“In addition to the development of directed energy weapons and satellite jammers, the PLA has an operational ground-based anti-satellite (ASAT) missile intended to target low-Earth orbit satellites, and the PRC probably intends to pursue additional ASAT weapons capable of destroying satellites up to geosynchronous Earth orbit.
“PLA [electronic warfare] units routinely train to conduct jamming and anti-jamming operations against multiple communication and radar systems and Global Positioning System (GPS) satellite systems during force-on-force exercises.
“These exercises test operational units’ understanding of EW weapons, equipment, and procedures and they also enable operators to improve confidence in their ability to operate effectively in a complex electromagnetic environment.”
China’s military has improved quality as well as quantity, according to the Pentagon:
“Recent improvements to China’s space-based ISR capabilities emphasize the development, procurement, and use of increasingly capable satellites with digital camera technology as well as space-based radar for all-weather, 24-hour coverage.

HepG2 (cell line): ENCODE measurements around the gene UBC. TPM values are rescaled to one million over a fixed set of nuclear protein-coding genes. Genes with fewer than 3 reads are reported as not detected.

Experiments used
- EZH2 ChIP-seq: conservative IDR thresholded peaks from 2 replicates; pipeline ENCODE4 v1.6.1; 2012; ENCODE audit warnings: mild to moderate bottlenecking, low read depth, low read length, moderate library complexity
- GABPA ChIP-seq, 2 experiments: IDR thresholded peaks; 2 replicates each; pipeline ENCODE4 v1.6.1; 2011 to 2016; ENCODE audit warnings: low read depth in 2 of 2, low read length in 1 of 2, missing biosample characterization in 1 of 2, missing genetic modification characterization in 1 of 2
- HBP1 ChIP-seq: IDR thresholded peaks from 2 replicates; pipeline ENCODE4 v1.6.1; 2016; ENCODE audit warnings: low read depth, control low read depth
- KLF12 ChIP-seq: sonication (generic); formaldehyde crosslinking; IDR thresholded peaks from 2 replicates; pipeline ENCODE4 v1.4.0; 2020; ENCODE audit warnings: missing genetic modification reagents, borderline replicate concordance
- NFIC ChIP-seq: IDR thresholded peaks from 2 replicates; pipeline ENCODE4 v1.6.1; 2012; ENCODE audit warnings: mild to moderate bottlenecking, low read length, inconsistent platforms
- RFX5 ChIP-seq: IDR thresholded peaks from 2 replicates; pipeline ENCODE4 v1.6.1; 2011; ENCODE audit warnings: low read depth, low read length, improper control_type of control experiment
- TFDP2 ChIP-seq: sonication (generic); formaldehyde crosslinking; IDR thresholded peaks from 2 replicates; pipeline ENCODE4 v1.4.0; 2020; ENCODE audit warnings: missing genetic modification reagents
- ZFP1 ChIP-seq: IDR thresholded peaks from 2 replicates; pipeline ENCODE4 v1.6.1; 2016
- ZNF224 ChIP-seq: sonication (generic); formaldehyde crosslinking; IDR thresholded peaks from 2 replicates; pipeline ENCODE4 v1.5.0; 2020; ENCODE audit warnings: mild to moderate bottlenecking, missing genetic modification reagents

“These improvements increase China’s monitoring capabilities – including observation of US aircraft carriers, expeditionary strike groups, and deployed air wings. Space capabilities will enhance potential PLA military operations farther from the Chinese coast.”
Overall, the Pentagon’s readout on China’s missile and satellite capability is virtually identical to the estimation of Chinese analysts, for example, the widely read military columnist Chen Feng in the prominent Chinese website “The Observer” (guancha.cn). In a November 27 report, Chen explained why an array of small satellites can achieve precise real-time target location:
“Small satellites are not only small, lightweight, and low-cost, but also operate in low orbits. In terms of space ISR, one is worth nearly three. This is true for optical and radar imaging, as well as for signal interception. So the actual reconnaissance capability of small satellites is no weaker than large satellites, and commercial Synthetic Aperture Radar small satellites in the United States and China are able to reach 0.5-meter resolution.
“Optical imaging has always had the advantage of high resolution, which is also a very mature technology. In the era of digital imaging, there is no longer a need to use the re-entry capsule to send the film back to the ground when the satellite is overhead.”
Synthetic aperture radar, Chen explains, “is not applicable to moving targets, but most of the intelligence can be interpreted from still images, and the similarities and movement can be inferred from differences between the before and after still images can also be inferred from the movement.”